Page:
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Trumping Your Taxes


By Orlando Gotay

Last week, I dreamed up an article structured about the change either presidential outcome would bring. Well, sorpresa! Two days after the election, I have at least one specific fact to work with, along with several maybes.

With President Trump in office, it is clear there will be major tax reforms on the horizon, as those are central to his vision for jump-starting the economy. The rubber meets the road in the Congress, where earlier in the year, Republican leadership rolled out its “blueprint” on how to fix the tax code. Presidential initiatives will have to go through Congress, with some more likely to pass than others. Here’s my take:

Obamacare will be repealed or, at the very least, gutted. The hatred for this is vitriolic. Tax aspects that will likely vanish going forward are shared responsibility payments, premium tax credits, the Net Investment Income Tax, additional payroll tax, medical device tax and some other charges. (What Obamacare will be replaced with is altogether a different discussion).

For individuals, “flatter” (and lower) tax brackets are on the horizon, leaving four (0%, 12%, 25%, 33%) instead of the current seven. Standard deductions would increase (US$30k married, US$15k single). The existing US$4,000 personal exemption would be rolled into the standard deduction. Head of household would be eliminated. Child and education credits would be rearranged and simplified.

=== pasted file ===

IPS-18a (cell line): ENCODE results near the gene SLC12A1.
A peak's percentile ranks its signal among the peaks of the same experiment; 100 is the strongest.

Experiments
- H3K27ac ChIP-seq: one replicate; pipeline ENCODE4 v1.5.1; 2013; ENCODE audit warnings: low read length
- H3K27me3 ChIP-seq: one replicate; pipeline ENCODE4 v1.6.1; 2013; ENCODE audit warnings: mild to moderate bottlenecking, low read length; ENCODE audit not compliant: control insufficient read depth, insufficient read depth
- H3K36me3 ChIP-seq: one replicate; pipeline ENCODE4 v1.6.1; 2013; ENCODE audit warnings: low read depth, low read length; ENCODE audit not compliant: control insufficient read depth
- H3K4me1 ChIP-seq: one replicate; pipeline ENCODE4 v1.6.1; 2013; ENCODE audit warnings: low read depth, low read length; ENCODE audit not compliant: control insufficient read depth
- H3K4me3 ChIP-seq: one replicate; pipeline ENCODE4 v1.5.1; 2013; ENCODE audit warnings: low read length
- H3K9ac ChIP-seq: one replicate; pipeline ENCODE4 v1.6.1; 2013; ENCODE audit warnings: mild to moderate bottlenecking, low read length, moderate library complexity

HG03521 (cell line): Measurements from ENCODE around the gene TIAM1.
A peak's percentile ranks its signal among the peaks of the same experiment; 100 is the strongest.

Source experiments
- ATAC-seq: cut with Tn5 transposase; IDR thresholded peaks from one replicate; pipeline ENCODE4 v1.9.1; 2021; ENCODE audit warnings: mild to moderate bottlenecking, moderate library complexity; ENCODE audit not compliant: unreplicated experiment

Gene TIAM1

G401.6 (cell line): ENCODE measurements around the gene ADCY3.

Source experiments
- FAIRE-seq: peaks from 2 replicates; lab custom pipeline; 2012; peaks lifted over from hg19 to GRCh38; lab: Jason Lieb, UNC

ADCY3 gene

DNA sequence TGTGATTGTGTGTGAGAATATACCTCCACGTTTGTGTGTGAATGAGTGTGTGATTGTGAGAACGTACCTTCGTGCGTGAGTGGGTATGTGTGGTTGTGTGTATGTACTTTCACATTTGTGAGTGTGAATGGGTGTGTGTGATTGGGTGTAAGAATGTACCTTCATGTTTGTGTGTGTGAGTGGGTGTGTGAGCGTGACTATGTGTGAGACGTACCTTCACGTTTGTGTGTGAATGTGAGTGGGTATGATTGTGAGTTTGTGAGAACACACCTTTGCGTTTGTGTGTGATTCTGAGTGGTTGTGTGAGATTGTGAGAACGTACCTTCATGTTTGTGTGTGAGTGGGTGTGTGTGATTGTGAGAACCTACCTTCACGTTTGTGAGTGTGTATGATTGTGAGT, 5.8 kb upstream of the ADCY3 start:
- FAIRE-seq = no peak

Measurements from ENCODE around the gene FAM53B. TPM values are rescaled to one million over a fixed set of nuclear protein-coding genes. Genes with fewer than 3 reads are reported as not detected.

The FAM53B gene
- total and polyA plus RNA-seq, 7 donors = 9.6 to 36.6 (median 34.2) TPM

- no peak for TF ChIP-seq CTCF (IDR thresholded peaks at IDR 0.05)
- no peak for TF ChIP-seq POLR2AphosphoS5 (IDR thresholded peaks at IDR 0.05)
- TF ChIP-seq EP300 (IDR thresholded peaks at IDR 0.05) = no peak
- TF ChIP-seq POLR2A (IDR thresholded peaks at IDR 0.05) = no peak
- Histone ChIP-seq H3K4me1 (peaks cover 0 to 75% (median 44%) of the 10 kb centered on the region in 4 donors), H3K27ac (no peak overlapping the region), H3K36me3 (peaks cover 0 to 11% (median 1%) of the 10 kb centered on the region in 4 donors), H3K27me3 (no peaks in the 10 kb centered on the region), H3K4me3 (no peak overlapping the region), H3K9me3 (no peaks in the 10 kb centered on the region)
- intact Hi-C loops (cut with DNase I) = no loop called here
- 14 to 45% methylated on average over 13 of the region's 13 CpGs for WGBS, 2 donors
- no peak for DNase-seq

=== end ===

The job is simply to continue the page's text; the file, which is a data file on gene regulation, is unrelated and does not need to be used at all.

Taxes on capital gains, dividends, and interest would be lower, and the personal Alternative Minimum Tax would be abolished. Small businesses would be taxed at a preferred 15% rate. And the estate and generation-skipping taxes are on the chopping block once again.

As far as I can tell, the documented proposals from either Trump or the Republicans in Congress do not mention simplification of taxation for overseas US persons or FBAR (“same country” exemption) or FATCA simplification. There is, however, talk of making the IRS more customer-friendly. I’d personally like to see that, but I doubt it will happen this term. Things there just do not move that fast.

On the corporate side, I’ll mention only one provision you may care for: a proposed one-time repatriation of corporate earnings, paying a 10% tax. Republicans and Trump, in particular, want to bring to the US all American money out there. That is why I don’t think there will be any easing on rules to detect unreported income.

Stay tunedwe are in for a very interesting rideand tax will be front and center in the policies of the new government.


Orlando Gotay is a California-licensed tax attorney (with a Master of Laws in Taxation) admitted to practice before the IRS, the US Tax Court, and other taxing agencies. His love of things Mexican has led him to devote part of his practice to the tax matters of US expats in Mexico. He can be reached at


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